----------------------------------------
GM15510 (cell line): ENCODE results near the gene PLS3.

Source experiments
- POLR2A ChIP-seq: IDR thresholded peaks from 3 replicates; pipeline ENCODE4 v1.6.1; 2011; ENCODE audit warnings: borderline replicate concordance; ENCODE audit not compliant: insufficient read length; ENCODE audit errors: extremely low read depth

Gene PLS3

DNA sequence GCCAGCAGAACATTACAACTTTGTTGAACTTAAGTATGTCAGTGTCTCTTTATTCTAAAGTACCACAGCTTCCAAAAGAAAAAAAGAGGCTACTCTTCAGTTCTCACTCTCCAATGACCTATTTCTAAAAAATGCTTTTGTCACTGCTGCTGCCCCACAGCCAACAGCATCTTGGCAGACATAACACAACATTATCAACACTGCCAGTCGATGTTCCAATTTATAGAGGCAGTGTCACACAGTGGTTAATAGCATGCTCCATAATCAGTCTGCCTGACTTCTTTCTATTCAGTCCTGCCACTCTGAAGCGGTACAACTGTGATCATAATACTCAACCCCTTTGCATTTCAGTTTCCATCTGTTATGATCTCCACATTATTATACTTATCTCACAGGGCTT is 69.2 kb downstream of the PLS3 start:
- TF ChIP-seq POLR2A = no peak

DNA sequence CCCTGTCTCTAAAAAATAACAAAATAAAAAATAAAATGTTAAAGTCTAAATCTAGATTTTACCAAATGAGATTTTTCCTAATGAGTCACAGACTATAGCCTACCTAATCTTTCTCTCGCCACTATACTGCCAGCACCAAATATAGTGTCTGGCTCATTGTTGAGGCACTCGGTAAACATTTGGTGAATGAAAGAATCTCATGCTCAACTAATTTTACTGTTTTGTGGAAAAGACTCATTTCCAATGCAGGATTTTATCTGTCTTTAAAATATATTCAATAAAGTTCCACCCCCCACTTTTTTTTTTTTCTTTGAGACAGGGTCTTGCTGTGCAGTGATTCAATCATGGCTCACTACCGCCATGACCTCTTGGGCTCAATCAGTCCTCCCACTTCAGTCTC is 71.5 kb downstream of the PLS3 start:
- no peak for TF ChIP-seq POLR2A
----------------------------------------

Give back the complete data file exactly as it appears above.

GM15510 (cell line): ENCODE results near the gene PLS3.

Source experiments
- POLR2A ChIP-seq: IDR thresholded peaks from 3 replicates; pipeline ENCODE4 v1.6.1; 2011; ENCODE audit warnings: borderline replicate concordance; ENCODE audit not compliant: insufficient read length; ENCODE audit errors: extremely low read depth

Gene PLS3

DNA sequence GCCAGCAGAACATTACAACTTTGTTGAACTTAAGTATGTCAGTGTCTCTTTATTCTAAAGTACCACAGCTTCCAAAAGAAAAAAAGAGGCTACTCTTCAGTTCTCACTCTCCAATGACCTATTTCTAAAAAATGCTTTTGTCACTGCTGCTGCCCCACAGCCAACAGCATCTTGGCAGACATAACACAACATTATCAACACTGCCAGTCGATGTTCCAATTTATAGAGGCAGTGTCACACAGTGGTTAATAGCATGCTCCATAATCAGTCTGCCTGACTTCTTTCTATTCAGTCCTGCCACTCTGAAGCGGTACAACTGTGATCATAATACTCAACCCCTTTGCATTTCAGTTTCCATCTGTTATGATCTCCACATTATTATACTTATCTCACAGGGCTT is 69.2 kb downstream of the PLS3 start:
- TF ChIP-seq POLR2A = no peak

DNA sequence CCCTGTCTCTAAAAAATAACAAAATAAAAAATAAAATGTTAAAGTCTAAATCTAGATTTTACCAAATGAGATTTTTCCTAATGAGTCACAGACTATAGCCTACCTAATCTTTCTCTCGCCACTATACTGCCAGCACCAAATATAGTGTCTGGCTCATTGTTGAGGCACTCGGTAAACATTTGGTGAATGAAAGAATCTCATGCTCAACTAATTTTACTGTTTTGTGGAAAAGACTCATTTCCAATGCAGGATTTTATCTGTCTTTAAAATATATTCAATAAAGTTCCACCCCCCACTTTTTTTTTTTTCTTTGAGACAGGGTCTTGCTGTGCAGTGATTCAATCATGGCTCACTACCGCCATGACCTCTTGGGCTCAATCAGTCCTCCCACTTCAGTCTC is 71.5 kb downstream of the PLS3 start:
- no peak for TF ChIP-seq POLR2A